Brazil’s Michel Temer: A very meaty scandal — analysis
by Enrique Krause and Biodun Iginla, Political News Analysts, The Economist Intelligence Unit, Brasilia
Leaked recordings are trouble for Michel Temer
Newspaper revelations put Brazil’s reforms at risk
May 20th 2017| BRASILIA
UNTIL now, Brazil’s president, Michel Temer, has personally avoided the scandals that have engulfed his administration. The supreme court has authorised investigations into eight members of his cabinet, as well as 24 senators and 39 lower-house deputies for allegations related to the vast scandal centred on Petrobras, the state-controlled oil company. However, the president was not a target of the inquiries. And no one had suggested that he had committed any crimes during his term of office, which could lead to impeachment.
That changed with sickening suddenness on May 17th, when O Globo, a newspaper, reported that Mr Temer had been caught on tape endorsing the payment of hush money to a politician convicted of taking bribes. According to the newspaper, in March the president met Joesley Batista, a businessman whose family controls JBS, the world’s biggest beef exporter. The firm is being investigated over accusations of paying kickbacks to Eduardo Cunha, a former speaker of the lower house of Congress who is serving a 15-year sentence for his role in the Petrobras scandal. Mr Batista reportedly told Mr Temer that he had been paying Mr Cunha to stay quiet. Mr Temer allegedly responded, “You need to keep that up, OK?” The tapes are now part of evidence collected in a plea-bargain deal that Mr Batista has struck with prosecutors.
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The tapes also reportedly record Mr Temer advising Mr Batista to contact a congressman from his Party of the Brazilian Democratic Movement to resolve a problem for the company that owns JBS. The congressman then received 500,000 reais ($159,000) sent by Mr Batista, an event that was caught on film. The tapes were part of an elaborate investigation by police in co-operation with Mr Batista and his brother, Wesley, which involved placing tracking chips into bags of cash.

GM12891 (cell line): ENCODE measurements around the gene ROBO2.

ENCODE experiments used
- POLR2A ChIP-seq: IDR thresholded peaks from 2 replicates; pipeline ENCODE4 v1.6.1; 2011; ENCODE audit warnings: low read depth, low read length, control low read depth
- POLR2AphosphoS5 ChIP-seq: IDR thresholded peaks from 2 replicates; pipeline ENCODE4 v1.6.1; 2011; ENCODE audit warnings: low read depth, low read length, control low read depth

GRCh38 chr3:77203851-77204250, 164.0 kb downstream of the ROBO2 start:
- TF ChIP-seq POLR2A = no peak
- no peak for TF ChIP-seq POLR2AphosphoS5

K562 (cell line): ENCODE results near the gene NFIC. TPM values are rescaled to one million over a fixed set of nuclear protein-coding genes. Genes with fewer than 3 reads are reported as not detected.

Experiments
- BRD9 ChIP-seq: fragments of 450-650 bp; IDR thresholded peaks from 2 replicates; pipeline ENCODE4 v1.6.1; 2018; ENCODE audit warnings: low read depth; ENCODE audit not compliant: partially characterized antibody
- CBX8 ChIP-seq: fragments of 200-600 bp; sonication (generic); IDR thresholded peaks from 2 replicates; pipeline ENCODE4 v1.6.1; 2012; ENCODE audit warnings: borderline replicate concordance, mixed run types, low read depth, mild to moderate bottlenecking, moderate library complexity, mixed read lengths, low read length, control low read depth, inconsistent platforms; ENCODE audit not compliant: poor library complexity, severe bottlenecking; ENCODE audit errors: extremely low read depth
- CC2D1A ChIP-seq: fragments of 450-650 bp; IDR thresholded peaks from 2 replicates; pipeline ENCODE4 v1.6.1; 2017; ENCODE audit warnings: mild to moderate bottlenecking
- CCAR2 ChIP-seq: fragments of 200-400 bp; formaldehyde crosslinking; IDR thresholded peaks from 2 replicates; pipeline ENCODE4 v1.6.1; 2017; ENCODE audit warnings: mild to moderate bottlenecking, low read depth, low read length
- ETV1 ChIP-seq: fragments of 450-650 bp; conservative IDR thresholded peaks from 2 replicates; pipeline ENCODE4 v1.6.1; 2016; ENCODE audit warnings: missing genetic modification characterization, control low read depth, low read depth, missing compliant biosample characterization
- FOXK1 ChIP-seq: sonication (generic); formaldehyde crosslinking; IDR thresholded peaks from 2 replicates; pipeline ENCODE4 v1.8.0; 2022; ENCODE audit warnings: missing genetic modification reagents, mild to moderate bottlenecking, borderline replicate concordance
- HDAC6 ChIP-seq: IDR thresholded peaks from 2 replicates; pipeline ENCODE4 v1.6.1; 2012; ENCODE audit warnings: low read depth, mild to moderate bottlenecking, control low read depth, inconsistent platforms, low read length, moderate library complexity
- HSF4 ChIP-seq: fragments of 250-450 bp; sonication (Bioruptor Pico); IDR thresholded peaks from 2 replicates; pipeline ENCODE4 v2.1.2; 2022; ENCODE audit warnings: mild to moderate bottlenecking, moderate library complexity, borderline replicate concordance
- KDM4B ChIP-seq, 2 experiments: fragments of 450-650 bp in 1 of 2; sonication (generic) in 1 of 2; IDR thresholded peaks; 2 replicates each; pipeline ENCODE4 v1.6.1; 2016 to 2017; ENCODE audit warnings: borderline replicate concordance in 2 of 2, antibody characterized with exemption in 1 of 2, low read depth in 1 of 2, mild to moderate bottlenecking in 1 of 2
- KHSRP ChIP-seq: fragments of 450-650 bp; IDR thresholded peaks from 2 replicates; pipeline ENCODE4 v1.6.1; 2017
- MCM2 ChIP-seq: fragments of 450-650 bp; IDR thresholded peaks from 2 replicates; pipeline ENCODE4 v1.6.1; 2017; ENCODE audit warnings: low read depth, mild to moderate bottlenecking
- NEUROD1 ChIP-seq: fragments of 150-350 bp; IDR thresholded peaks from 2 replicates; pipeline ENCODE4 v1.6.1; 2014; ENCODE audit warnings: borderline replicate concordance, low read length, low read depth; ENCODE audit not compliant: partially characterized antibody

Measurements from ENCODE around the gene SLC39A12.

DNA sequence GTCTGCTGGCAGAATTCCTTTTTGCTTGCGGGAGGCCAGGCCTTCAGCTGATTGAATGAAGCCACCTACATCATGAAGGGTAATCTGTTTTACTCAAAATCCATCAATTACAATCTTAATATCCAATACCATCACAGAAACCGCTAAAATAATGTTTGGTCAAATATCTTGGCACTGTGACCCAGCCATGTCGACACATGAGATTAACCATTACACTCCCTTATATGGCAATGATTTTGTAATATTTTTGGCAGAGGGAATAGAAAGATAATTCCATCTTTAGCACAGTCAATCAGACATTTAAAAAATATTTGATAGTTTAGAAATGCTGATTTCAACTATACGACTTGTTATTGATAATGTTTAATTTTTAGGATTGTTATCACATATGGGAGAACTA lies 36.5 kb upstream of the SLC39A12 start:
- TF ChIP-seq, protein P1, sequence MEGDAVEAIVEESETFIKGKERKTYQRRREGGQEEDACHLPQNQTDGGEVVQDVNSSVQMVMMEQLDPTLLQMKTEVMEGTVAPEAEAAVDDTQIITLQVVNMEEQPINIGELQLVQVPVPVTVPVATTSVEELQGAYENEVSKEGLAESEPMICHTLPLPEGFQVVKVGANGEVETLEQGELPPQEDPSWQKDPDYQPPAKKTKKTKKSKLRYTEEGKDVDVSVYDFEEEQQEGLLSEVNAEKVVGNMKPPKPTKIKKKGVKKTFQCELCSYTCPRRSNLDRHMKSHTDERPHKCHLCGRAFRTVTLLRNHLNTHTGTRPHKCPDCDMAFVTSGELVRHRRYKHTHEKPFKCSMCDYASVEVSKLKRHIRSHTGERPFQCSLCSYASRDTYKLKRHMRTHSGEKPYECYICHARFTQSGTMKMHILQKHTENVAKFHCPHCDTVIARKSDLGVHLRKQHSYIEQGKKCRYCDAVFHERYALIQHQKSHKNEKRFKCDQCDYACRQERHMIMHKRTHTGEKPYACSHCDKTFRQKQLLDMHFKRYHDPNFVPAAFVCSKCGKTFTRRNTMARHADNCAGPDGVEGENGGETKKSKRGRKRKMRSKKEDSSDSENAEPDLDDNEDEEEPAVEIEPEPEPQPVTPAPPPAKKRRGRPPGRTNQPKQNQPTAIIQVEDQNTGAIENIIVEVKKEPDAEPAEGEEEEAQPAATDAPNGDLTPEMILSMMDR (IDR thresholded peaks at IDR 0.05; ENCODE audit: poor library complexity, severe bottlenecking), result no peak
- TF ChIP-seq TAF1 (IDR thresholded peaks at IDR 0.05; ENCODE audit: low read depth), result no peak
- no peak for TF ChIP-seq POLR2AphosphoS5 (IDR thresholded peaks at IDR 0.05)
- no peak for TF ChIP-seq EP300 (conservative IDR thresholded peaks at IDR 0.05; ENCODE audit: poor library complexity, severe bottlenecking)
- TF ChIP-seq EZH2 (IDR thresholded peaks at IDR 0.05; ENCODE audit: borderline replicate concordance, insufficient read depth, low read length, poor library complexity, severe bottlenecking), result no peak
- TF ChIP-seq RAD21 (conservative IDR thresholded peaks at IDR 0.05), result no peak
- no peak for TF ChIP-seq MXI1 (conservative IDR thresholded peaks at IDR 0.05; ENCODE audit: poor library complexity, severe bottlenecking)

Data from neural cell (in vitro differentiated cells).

Mr Temer fiercely denies the reports. His office issued a statement saying that he had indeed met Mr Batista, but had “never solicited payments to obtain the silence” of Mr Cunha. It said there was “no discussion that would compromise the conduct of the president”.
But the reports have thrown Brazil into turmoil. Immediately after they were published the opposition filed a motion for impeachment in congress. “The government’s backbone has been broken,” declared Alessandro Molon, a leftist congressman who is its author. Hundreds of protesters took to the streets in several cities after the news broke, demanding a fresh election. The real slumped after O Globo’s report, as did an index that tracks Brazil’s stockmarket.
The markets’ worry is that the scandal will derail the vital economic reforms that Mr Temer introduced after he took over as president from Dilma Rousseff, who was impeached last August. He has already pushed through a constitutional amendment to freeze government spending in real terms for 20 years. He is now pushing for an overhaul of the country’s unaffordable pension system, without which the spending freeze will be meaningless, and of its rigid labour laws.
Neither reform is popular. But, by holding out the prospect that Brazil will at last control its unsustainable public debt and improve its labour market, they have helped to restore confidence to an economy that remains mired in its worst-ever recession. Inflation has fallen from double-digit rates to below the central bank’s target of 4.5%, allowing interest rates to fall. Unemployment may at last have stopped rising. Real wages may no longer be falling. The Globo revelations will delay the reforms, if they do not stop them altogether.
It is far too soon to expect Mr Temer to be forced out of office. A motion to impeach him must be accepted by the speaker of the lower house, Rodrigo Maia, a staunch presidential ally. It would then have to pass with two-thirds majorities through both houses of Congress, where Mr Temer still has strong backing. The constitution rules out a fresh election. When a president leaves office with less than two years left in a term and has no vice-president to succeed him, Congress, not the voters, chooses the next president. Mr Temer has 19 months left to serve.
All this is scant comfort to Brazilians who hoped that Mr Temer would succeed in reforming the economy before handing over to an elected successor. His approval rating, already a dismal 20%, is sure to sink. Unless he can clear his name quickly, the political atmosphere will become more toxic. The consequences of O Globo’s revelations are incalculable, but they are certainly not good.
This article appeared in the The Americas section of the print edition under the headline “A very meaty scandal”